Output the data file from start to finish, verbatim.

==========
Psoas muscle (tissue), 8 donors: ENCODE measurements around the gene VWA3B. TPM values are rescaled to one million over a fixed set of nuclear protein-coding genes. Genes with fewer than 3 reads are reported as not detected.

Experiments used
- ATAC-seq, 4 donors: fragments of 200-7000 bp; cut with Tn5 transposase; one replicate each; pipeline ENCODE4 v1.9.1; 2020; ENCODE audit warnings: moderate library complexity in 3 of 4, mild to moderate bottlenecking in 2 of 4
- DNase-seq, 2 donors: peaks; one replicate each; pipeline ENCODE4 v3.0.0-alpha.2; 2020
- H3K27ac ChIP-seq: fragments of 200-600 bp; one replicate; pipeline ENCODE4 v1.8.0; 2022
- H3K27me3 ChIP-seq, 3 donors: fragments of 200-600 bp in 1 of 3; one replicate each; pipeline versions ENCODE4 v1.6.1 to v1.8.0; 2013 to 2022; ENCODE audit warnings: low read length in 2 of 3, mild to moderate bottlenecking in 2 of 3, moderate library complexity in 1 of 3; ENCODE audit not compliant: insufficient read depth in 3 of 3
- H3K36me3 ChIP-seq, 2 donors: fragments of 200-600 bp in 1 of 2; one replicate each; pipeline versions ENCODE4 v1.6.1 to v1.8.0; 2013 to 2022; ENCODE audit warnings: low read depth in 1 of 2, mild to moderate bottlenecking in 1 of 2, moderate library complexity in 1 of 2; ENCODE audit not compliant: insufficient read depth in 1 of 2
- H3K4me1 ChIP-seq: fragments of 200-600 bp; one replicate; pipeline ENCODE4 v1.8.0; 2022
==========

Psoas muscle (tissue), 8 donors: ENCODE measurements around the gene VWA3B. TPM values are rescaled to one million over a fixed set of nuclear protein-coding genes. Genes with fewer than 3 reads are reported as not detected.

Experiments used
- ATAC-seq, 4 donors: fragments of 200-7000 bp; cut with Tn5 transposase; one replicate each; pipeline ENCODE4 v1.9.1; 2020; ENCODE audit warnings: moderate library complexity in 3 of 4, mild to moderate bottlenecking in 2 of 4
- DNase-seq, 2 donors: peaks; one replicate each; pipeline ENCODE4 v3.0.0-alpha.2; 2020
- H3K27ac ChIP-seq: fragments of 200-600 bp; one replicate; pipeline ENCODE4 v1.8.0; 2022
- H3K27me3 ChIP-seq, 3 donors: fragments of 200-600 bp in 1 of 3; one replicate each; pipeline versions ENCODE4 v1.6.1 to v1.8.0; 2013 to 2022; ENCODE audit warnings: low read length in 2 of 3, mild to moderate bottlenecking in 2 of 3, moderate library complexity in 1 of 3; ENCODE audit not compliant: insufficient read depth in 3 of 3
- H3K36me3 ChIP-seq, 2 donors: fragments of 200-600 bp in 1 of 2; one replicate each; pipeline versions ENCODE4 v1.6.1 to v1.8.0; 2013 to 2022; ENCODE audit warnings: low read depth in 1 of 2, mild to moderate bottlenecking in 1 of 2, moderate library complexity in 1 of 2; ENCODE audit not compliant: insufficient read depth in 1 of 2
- H3K4me1 ChIP-seq: fragments of 200-600 bp; one replicate; pipeline ENCODE4 v1.8.0; 2022